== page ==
The following elements of digital game-based learning add to its appeal as an effective educational tool:
The competitive elements of a game are generally not found in traditional learning methods or during classroom lectures or discussions. Competition provides motivation to learners/players to engage and finish an activity. It doesn’t need to be against another participant. It could be an attempt to bag get the highest score possible or outdoing one’s self every time.
Games that are fun to play significantly improve learning performance. When learners have fun, the learning pressure dissipates, allowing them to freely define and modify their strategies according to a specific goal.
- Immediate Rewards.
Rewards aid in the learning process by keeping the participant invested and coming back for more. This fosters a continuous learning process for the learner/player, as each learning objective is tied to a series of challenges. Goals and their corresponding rewards can be built in stages and set according to difficulty.
- Immediate Reinforcement and Feedback.
Research on learning and behaviour shows that learners learn faster when there’s a shorter interval between behaviour and reinforcer.
It would be less discouraging for learners to learn their mistakes right away than seeing a red mark on paper assessments a few days later. Feedback in a game context is instantaneous and scoring can be standardized to allow comparisons.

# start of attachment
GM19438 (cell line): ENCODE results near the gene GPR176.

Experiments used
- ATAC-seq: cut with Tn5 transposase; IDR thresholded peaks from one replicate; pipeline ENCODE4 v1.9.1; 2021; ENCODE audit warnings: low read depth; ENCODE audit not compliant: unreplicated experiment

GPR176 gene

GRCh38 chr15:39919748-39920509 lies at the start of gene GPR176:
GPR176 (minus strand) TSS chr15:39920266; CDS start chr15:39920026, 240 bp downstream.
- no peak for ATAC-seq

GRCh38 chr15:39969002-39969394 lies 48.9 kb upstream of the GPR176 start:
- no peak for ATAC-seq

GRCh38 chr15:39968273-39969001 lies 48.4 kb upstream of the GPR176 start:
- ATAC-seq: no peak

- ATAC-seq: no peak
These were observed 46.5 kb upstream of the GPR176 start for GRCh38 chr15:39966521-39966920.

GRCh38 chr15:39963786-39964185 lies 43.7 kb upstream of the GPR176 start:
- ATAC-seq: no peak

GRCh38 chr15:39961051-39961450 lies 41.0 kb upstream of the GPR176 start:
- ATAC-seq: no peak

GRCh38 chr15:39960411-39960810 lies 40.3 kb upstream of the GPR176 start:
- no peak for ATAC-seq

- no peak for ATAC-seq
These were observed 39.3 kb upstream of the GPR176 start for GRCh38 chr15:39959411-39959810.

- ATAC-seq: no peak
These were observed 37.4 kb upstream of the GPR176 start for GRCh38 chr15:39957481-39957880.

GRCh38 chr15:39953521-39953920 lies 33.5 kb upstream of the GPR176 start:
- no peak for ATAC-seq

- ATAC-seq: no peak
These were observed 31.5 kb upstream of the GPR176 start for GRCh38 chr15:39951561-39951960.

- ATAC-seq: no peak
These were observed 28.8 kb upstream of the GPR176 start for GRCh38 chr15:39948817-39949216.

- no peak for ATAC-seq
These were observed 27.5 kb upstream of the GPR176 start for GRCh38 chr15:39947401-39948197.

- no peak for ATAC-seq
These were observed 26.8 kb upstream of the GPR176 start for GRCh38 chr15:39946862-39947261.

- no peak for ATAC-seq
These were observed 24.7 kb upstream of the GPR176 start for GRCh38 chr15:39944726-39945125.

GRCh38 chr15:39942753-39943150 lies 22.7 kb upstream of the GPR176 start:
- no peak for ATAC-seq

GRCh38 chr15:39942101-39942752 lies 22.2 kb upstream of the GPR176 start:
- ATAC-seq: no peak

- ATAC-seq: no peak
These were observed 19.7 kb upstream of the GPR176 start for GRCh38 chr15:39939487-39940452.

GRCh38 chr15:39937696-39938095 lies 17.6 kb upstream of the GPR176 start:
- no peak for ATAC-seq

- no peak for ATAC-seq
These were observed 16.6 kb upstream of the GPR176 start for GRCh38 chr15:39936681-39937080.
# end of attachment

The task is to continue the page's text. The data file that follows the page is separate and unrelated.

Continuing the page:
Criticisms of Digital Game-Based Learning
While positive claims have been made about using games as educational tools, some question its viability as well. There are those who argue that research has been slow to provide hard empirical evidence on its effectiveness.
Among the negatives that are associated with games and technology in general is that
it promotes isolation and anti-social behaviour, and
it results in short attention span.
However, the anti-social behaviour element might not, as more and more games are developed for social play. While some games do not allow face-to-face interactions, they mirror real-world communication that could prove useful in personal and business transactions.
Others argue that implementing either a fully digital game-based curriculum or even one that relies heavily on games requires additional equipment, software, and training of teachers, thus increasing costs.
Some believe that playing games distract learners from attaining other valuable skills.
Is Digital Game-Based Learning Here to Stay?
There are debates on whether or not digital game-based learning will prevail in the next 10 years or so, but it cannot be denied that it is thriving. Based on the figures released by Ambient Insight, the game-based global market reached $1.5 billion in 2012 and is expected to grow to $2.3 billion in 2017, a compound annual growth rate of 8.3%.
Educators can take advantage of the multiple learning
scenarios it presents to engage their audience.
[i] (Prensky, 2001; Vogel et al., 2006),
[ii] (Garris et al., 2002),
[iii] (Malone, 1981)
[iv] (Prensky, 2001). . . .
[v] Zyda, 2005). (p. 250)